The Creative Industries are an annual US$2.2 trillion economy according to UNESCO’s 2000 statistics, with a then projected growth rate of 5% per annum. The cluster of Art, Culture, and the Creative is now the second largest industry on planet Earth. Both developed and developing countries- from Australia to Dubai to Nigeria- have been employing it to transform their landscapes and media-scapes to leverage the transformation of their economies into Service and Information Technology-based economies. The Creative Industry has replaced the traditional economic powerhouses such as the extractive and manufacturing sectors as the go-to growth engine of the world’s economy. This creative renaissance- and the empowerment and enrichment of its practitioners and their nations- is passing Trinidad and Tobago straight by…

The reason is that the current Creative Industries economy with all its working parts was built on 4 waves of enablers- policies, legislations, fiscal enablers, institutions- implemented by developed countries from the period of the World Wars to the present. Local Content was indispensable to that architecture. T&T’s political leaders for decades have refused to implement these enablers, so we do not have the systems in place to economise our creative potential.

  1. The first wave of enablers could be said to have been started with Europe’s Local Content Quotas for their Film Industries immediately after World War I and the Broadcast policies that were being generated for radio and television in those early decades. This continued in America during the 1930s Depression with Roosevelt’s New Deal Federal Arts Programme which dynamised local and community Arts and also established a template for National Art in America. The first wave continued right after the end of WWII with the rebuilding of European and American national economies devastated by war where local Culture and the Arts were seen to be indispensable to that rebuilding. That period saw the creation of National Arts Councils in Britain; and the refinement of the Heritage apparatus of Museums, Galleries that had been established in the 17th and 18th centuries. The institutions and interventions of this period created the foundation of the modern Creative Industry.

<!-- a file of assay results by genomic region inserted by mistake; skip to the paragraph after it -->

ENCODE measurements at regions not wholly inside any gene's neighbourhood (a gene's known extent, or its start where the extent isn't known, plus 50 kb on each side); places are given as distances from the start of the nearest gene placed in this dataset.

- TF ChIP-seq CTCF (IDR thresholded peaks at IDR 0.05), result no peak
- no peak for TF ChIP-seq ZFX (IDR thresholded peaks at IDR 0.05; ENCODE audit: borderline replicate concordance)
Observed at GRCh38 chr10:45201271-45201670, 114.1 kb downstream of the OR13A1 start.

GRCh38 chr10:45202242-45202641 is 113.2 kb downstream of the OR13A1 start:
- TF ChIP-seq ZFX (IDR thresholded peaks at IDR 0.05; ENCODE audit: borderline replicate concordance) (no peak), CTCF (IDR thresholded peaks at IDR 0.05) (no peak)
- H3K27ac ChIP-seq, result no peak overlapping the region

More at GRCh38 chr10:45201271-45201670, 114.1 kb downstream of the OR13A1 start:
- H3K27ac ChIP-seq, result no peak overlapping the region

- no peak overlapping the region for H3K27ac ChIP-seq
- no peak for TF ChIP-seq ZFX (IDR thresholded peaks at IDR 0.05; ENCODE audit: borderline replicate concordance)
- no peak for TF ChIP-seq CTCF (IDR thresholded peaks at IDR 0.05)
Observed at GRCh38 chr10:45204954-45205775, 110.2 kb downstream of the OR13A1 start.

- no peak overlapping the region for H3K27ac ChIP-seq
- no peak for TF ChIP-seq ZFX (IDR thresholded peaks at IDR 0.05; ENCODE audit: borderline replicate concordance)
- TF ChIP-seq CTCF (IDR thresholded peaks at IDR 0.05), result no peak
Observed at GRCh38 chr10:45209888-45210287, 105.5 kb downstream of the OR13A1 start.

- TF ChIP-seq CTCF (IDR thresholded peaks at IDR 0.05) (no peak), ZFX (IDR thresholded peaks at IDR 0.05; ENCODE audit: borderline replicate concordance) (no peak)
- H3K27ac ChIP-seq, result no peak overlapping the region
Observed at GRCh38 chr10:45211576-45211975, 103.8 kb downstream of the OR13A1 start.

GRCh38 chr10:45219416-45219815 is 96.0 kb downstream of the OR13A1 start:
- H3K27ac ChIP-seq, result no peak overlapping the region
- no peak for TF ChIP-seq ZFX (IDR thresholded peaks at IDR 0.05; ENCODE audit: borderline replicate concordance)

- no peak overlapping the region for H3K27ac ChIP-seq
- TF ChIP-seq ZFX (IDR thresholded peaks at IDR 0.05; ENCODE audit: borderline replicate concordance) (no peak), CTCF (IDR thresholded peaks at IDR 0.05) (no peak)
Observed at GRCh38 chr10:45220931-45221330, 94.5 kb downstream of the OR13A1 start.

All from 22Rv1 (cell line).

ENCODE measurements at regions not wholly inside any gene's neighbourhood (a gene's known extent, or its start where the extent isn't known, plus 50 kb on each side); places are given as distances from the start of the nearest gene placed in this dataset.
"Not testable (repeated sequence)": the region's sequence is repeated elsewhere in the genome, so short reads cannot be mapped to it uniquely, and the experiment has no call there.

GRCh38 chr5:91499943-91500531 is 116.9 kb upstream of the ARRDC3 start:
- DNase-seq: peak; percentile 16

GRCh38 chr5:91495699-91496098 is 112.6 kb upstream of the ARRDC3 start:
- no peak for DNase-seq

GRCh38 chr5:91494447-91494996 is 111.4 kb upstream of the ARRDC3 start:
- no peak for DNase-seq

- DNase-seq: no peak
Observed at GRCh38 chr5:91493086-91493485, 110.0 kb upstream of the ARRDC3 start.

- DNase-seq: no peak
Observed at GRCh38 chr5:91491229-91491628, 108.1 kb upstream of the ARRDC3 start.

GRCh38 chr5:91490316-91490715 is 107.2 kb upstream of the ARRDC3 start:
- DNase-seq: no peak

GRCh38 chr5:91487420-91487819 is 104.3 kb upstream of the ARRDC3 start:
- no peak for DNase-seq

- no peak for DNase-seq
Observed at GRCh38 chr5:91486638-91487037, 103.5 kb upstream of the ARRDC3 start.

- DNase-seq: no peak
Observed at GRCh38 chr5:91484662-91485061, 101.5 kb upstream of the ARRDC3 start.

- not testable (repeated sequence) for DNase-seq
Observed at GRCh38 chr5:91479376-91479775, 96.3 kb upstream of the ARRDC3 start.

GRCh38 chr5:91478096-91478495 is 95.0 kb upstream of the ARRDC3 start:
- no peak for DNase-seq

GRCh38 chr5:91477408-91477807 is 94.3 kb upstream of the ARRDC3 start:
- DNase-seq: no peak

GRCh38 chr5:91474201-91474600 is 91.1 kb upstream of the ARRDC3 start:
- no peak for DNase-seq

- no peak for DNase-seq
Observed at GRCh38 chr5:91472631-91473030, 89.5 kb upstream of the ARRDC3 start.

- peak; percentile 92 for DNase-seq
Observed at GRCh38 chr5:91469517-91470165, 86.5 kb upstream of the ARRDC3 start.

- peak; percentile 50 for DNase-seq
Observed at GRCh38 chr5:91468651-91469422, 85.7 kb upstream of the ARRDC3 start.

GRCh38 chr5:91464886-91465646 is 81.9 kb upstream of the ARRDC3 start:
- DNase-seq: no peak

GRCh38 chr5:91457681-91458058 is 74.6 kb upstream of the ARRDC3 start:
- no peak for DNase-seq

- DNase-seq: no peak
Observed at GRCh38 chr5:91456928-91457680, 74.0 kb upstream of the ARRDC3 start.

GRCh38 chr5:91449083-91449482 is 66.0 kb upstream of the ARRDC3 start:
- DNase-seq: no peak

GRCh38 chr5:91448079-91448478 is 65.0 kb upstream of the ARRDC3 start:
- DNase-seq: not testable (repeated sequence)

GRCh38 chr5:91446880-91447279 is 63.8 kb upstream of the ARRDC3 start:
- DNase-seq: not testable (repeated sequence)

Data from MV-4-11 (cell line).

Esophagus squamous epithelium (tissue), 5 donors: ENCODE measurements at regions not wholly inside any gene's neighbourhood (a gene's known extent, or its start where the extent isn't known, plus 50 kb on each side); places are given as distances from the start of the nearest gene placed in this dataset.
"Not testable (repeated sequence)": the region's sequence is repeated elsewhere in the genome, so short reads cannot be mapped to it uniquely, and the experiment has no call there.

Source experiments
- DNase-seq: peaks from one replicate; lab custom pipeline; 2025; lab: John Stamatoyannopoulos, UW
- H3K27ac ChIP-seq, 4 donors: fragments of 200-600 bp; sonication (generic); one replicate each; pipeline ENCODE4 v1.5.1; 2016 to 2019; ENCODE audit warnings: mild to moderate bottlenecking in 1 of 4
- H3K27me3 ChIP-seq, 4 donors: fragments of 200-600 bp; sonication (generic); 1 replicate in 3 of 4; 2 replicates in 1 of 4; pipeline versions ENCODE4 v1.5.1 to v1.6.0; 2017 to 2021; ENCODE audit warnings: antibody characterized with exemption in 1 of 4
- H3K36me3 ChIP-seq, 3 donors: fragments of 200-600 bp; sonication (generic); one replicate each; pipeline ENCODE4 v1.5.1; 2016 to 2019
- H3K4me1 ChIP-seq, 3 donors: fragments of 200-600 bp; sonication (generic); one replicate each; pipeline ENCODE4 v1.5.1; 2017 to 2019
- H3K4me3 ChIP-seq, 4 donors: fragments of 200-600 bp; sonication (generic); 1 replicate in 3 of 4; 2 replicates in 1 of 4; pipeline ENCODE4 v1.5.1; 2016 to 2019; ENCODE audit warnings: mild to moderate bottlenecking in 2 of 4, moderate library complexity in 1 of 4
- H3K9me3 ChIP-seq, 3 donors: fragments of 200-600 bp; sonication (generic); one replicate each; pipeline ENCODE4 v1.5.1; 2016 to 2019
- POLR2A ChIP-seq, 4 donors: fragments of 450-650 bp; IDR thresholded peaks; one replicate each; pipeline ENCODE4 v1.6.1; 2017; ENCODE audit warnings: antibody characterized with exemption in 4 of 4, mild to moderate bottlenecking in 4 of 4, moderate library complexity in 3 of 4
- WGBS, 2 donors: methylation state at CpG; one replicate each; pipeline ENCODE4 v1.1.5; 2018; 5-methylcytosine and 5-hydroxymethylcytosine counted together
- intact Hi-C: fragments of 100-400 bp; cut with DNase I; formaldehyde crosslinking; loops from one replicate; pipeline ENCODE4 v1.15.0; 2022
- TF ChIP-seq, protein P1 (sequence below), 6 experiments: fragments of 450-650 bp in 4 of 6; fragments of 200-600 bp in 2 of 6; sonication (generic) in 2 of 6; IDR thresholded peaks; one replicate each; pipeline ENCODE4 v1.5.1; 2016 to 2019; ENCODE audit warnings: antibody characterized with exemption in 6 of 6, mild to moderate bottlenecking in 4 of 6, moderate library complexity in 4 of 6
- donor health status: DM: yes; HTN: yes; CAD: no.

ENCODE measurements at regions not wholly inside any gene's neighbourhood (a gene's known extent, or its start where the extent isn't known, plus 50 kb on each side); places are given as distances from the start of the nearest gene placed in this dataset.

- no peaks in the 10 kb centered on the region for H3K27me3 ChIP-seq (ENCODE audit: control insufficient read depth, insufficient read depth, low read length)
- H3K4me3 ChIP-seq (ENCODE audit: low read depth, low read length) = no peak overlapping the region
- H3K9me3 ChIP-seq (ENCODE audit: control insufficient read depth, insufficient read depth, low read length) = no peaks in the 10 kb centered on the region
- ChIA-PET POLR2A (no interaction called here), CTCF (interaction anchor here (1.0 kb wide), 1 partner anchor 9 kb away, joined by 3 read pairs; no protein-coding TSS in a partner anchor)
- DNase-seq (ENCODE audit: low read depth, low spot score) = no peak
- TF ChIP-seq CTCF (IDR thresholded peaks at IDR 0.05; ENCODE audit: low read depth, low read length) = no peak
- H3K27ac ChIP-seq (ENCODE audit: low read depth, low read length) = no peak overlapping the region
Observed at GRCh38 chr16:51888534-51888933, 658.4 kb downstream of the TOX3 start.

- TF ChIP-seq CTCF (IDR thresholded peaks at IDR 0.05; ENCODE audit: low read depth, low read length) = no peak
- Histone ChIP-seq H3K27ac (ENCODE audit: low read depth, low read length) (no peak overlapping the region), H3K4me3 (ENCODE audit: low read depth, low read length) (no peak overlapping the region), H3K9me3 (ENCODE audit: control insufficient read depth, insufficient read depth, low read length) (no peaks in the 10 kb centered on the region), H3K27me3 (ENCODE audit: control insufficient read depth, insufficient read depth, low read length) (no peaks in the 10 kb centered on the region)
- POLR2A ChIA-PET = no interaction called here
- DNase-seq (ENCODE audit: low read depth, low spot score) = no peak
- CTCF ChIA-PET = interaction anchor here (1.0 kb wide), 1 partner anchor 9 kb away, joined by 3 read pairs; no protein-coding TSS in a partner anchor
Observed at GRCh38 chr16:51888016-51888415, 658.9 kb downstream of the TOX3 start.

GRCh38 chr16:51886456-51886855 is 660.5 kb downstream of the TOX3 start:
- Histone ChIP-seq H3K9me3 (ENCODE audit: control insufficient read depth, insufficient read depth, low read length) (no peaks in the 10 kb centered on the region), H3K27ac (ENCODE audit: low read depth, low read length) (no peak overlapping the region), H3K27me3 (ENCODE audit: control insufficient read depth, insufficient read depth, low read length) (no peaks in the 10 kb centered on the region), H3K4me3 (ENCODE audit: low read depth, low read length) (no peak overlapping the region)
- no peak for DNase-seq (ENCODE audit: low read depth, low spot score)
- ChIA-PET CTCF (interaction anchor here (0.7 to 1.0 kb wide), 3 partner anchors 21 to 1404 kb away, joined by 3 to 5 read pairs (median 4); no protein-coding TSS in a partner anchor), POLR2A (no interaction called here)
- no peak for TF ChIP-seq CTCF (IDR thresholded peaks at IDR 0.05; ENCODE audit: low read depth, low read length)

2. The second wave of enablers came in the 1960s with the rise of television and the maturation of radio which saw nations develop sophisticated policies as regards their broadcast airwaves- the FCC in America developed a series of guidelines which it considered ‘in the public interest.’
  3. The third wave was a reaction to the second wave- this was the first wave of Local Content Quotas which was a response by other developed nations to the onslaught of American programming. In the 70s and 80s- starting with Canada in 1971- more and more nations employed Quotas and an array of tools to restrict American penetration to their markets and to build their own local capacity, programming, and products. (see the table for the long list of countries currently employing Local Content Quotas to grow their Film, TV, and Music Industries) This was also the period of the creation and global operating of the World Intellectual Property Organisation (WIPO) which attempted to police the world of intellectual property.
  4. The fourth and final period to date was a period of regularisation related to the new telecommunication and IT industries led by international Intellectual Property treaties in the 90s. The Uruguay Round in 1994 created the World Trade Organization (WTO) and included the Agreement on Trade-Related Aspects of Intellectual Property Rights (TRIPS) which was the first single, truly international agreement that established minimum standards of protection for several forms of intellectual property. These protocols truly empowered Content creators by protecting their rights internationally. This 4th wave of enablers has been extensive- innovating and refining policies, legislation, and institutions created during the past 3 stages. Museums, Arts Councils, Local Content regimes, have all been polished and retooled to very clinical specifications to accomplish very quantifiable economic and social gains. The Local Content policies implemented by Australia, the UK, and Canada saw to strong domestic music, TV, and film industries which had downstream benefits for their theatre, fashion, and other Arts. This resulted in them exporting 3 generations of lead talents who have taken over Hollywood and Billboard from Kenau Reeves, Ryan Gosling, Rachel Mc Adams, Nicole Kidman, Mel Gibson, Heath Ledger, Hugh Jackman, Russel Crowe, Chris Helmsworth, Hugh Grant, Daniel Craig, Idris Elba, James Blunt, Adele, Coldplay, and much more.